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December 2005

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Subject:
From:
Art Kendall <[log in to unmask]>
Reply To:
Classification, clustering, and phylogeny estimation
Date:
Sat, 17 Dec 2005 09:33:51 -0500
Content-Type:
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A lot of the interpretation depends on the nature of the differences in 
the sources, the clustering software, and the substantive topic you are 
working on.

Are your data sets representative samples? pops? availability samples? 
 From two different cultures?  French vs US? Males vs females?  Two 
sections of the same class in a university? From two species of 
bacteria? Signatures of aircraft from two brands of radar?

If the sources are very different, and you get the same cluster profiles 
in about the same proportions you have a strong case for stability.
If the sources are very  similar,   and you get the same cluster 
profiles in about the same proportions you have a weak  case for 
stability beyond the type of source.
If the sources are very different, and you find substantively different 
clusters, then the reason for the difference may be instability or it 
may be the source or both
If the sources are very  similar,   and you find substantively different 
clusters, then the reason for the difference would lean more toward 
being instability than the source.

Are you doing hierarchical or non-hierarchical clustering?  What do you 
mean by stable?  Are you also trying to establish some validity?

Are your results similar  within a set?
If your procedures run reasonably quickly did you try different 
algorithms? 
If you are using k-means did you use a number of starts?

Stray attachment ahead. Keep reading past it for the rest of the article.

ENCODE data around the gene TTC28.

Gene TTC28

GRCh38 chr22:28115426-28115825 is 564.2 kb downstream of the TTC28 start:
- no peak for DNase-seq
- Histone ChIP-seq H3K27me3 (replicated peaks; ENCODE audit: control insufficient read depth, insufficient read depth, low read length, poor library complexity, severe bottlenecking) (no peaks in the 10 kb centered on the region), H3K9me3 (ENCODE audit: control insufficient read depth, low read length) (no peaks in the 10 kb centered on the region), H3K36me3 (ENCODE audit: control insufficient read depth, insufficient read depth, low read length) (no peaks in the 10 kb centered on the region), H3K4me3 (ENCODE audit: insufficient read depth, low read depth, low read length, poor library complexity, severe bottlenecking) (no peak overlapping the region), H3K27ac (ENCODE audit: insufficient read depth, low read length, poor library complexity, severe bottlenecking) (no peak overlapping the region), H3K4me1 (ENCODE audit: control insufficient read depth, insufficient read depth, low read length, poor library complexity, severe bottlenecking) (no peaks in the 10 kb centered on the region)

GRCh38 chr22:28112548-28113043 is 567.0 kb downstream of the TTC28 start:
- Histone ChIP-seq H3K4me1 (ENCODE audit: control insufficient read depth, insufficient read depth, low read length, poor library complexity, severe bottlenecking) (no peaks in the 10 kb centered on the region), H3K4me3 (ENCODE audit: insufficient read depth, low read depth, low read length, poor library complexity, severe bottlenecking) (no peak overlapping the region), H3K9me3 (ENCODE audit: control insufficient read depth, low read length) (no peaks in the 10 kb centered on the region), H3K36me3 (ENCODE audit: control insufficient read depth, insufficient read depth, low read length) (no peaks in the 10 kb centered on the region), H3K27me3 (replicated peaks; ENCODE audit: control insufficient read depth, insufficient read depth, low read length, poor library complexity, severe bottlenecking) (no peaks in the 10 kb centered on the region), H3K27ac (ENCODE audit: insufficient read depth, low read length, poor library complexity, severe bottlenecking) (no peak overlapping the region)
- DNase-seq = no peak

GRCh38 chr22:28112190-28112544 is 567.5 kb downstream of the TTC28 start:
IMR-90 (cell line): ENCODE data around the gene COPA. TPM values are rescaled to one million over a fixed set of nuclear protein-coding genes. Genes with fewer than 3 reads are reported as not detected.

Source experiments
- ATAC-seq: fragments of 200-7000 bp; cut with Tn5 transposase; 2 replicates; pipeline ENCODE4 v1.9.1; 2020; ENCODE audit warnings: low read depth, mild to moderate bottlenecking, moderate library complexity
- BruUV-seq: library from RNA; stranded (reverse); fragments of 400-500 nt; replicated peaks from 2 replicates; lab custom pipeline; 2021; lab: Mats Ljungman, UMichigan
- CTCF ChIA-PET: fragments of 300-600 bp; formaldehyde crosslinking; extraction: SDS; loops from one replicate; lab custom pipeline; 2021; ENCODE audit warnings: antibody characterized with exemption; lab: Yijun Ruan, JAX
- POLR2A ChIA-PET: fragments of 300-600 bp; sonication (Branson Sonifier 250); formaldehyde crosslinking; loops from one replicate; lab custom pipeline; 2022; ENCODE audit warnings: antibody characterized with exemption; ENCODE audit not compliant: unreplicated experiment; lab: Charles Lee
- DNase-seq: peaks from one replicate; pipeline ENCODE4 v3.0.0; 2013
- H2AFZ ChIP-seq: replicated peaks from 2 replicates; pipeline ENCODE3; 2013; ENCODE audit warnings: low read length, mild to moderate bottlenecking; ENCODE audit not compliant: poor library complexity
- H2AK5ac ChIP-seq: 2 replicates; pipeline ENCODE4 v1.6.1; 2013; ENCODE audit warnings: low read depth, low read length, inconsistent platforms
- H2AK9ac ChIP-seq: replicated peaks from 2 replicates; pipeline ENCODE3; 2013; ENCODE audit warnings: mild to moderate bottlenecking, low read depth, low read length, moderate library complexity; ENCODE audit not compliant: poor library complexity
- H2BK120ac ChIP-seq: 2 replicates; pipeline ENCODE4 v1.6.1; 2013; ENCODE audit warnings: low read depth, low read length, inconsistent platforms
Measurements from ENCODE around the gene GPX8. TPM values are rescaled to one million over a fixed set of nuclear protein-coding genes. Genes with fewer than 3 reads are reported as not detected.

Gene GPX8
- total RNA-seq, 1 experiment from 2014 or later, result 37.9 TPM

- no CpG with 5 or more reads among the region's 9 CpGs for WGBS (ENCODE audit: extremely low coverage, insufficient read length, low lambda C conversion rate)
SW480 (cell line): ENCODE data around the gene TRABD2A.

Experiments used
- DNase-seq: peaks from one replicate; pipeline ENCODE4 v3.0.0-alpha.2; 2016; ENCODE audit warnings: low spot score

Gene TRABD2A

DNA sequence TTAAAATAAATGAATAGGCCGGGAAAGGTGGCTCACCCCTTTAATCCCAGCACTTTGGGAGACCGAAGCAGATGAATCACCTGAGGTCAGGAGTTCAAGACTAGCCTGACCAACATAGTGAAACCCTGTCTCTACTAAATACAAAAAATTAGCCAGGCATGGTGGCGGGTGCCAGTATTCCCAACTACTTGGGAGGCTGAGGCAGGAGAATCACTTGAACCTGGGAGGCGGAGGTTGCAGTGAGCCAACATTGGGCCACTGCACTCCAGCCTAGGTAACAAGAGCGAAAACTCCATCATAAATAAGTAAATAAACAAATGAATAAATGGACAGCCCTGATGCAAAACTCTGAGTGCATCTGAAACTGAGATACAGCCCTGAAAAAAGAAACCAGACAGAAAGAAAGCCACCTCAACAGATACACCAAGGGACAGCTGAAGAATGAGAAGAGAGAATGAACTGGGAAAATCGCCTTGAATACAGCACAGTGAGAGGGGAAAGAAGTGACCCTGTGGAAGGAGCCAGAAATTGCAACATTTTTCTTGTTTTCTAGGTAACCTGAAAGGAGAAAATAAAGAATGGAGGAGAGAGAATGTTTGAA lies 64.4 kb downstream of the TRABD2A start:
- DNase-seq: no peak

What stopping rules did you use to decide how many clusters to use?
What is the level of measurement of your variables (attributes)?  Are 
you using attributes in the sense of dichotomous (dummy) variables?

Does your software have provisions for applying the same model to a 
different set of cases? E.g., in SPSS you can save cluster memberships 
from different solutions and save them.

Finally, one approach would be to slip between the horns of the 
dilemma.  Put all cases in one file with  variables indicating which 
file a case came from.  and which replication it is for. apply models 
form one subset of cases to the other cases. Do 4 clusterings and apply 
the models to all of the cases.  Consider 4 membership variables. 
Source1 half 1, Source1 half 2, source2 half 1, source2 half2.  Do a 4 
way crosstab.

If you have continuous variables in the attributes explore using GLM 
(ignoring tests) to do a 4 way ANOVA 
If you have variables external to the clustering on the same cases, do 
the same GLM on them.  (Here the tests would not have the usual 
interpretation but could be used as a rough measure to interpret 
differences.)

Hope this helps.

Art
[log in to unmask]
Social Research Consultants
University Park, MD  USA 
(Inside the Washington, DC beltway.)
(301) 864-5570

jessie jessie wrote:

>Hi everyone, 
>
>I have a question about the replication analysis. In
>order to carry out a replication analysis, we need to
>have two datasets first. Currently I do have two
>datasets but they are from different sources although
>the attributes(columns) are the same and the number of
>rows are similar. Since the two datasets in the
>replication analyses I read about were obtained by
>dividing a bigger dataset into two halves, I wonder if
>I can still do replication analysis using my two
>datasets for the purpose of validation (maybe after
>some statistical procedures). The expectation I have
>is that if the result is good, then I claim the
>clusters I've found are stable. Could anyone please
>give me some insightful suggestions on this? Thank you
>very much in advance! 
>
>Jessie
>
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